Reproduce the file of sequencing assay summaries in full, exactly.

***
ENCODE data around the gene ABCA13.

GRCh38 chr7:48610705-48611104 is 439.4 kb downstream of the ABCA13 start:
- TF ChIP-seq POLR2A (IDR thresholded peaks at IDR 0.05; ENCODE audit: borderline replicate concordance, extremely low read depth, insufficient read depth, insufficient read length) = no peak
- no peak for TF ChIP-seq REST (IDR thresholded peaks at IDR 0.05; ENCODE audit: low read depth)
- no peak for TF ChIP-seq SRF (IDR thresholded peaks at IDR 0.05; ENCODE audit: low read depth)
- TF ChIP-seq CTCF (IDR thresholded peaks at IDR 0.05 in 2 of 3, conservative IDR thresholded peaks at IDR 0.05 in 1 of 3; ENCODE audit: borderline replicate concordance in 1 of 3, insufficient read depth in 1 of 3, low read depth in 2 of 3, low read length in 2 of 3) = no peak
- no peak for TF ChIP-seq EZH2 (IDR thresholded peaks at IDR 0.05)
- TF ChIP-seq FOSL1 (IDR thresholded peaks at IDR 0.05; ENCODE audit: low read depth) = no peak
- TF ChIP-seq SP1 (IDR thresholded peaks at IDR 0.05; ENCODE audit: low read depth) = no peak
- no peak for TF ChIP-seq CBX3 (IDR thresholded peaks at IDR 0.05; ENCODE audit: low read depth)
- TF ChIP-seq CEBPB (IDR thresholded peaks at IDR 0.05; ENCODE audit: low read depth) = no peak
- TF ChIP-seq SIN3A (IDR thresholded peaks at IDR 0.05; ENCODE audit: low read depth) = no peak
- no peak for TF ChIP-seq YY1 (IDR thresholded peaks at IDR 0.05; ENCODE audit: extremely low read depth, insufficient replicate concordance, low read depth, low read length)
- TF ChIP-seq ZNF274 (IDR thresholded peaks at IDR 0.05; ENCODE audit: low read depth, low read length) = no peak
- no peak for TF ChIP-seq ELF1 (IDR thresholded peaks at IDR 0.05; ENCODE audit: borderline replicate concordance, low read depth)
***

ENCODE data around the gene ABCA13.

GRCh38 chr7:48610705-48611104 is 439.4 kb downstream of the ABCA13 start:
- TF ChIP-seq POLR2A (IDR thresholded peaks at IDR 0.05; ENCODE audit: borderline replicate concordance, extremely low read depth, insufficient read depth, insufficient read length) = no peak
- no peak for TF ChIP-seq REST (IDR thresholded peaks at IDR 0.05; ENCODE audit: low read depth)
- no peak for TF ChIP-seq SRF (IDR thresholded peaks at IDR 0.05; ENCODE audit: low read depth)
- TF ChIP-seq CTCF (IDR thresholded peaks at IDR 0.05 in 2 of 3, conservative IDR thresholded peaks at IDR 0.05 in 1 of 3; ENCODE audit: borderline replicate concordance in 1 of 3, insufficient read depth in 1 of 3, low read depth in 2 of 3, low read length in 2 of 3) = no peak
- no peak for TF ChIP-seq EZH2 (IDR thresholded peaks at IDR 0.05)
- TF ChIP-seq FOSL1 (IDR thresholded peaks at IDR 0.05; ENCODE audit: low read depth) = no peak
- TF ChIP-seq SP1 (IDR thresholded peaks at IDR 0.05; ENCODE audit: low read depth) = no peak
- no peak for TF ChIP-seq CBX3 (IDR thresholded peaks at IDR 0.05; ENCODE audit: low read depth)
- TF ChIP-seq CEBPB (IDR thresholded peaks at IDR 0.05; ENCODE audit: low read depth) = no peak
- TF ChIP-seq SIN3A (IDR thresholded peaks at IDR 0.05; ENCODE audit: low read depth) = no peak
- no peak for TF ChIP-seq YY1 (IDR thresholded peaks at IDR 0.05; ENCODE audit: extremely low read depth, insufficient replicate concordance, low read depth, low read length)
- TF ChIP-seq ZNF274 (IDR thresholded peaks at IDR 0.05; ENCODE audit: low read depth, low read length) = no peak
- no peak for TF ChIP-seq ELF1 (IDR thresholded peaks at IDR 0.05; ENCODE audit: borderline replicate concordance, low read depth)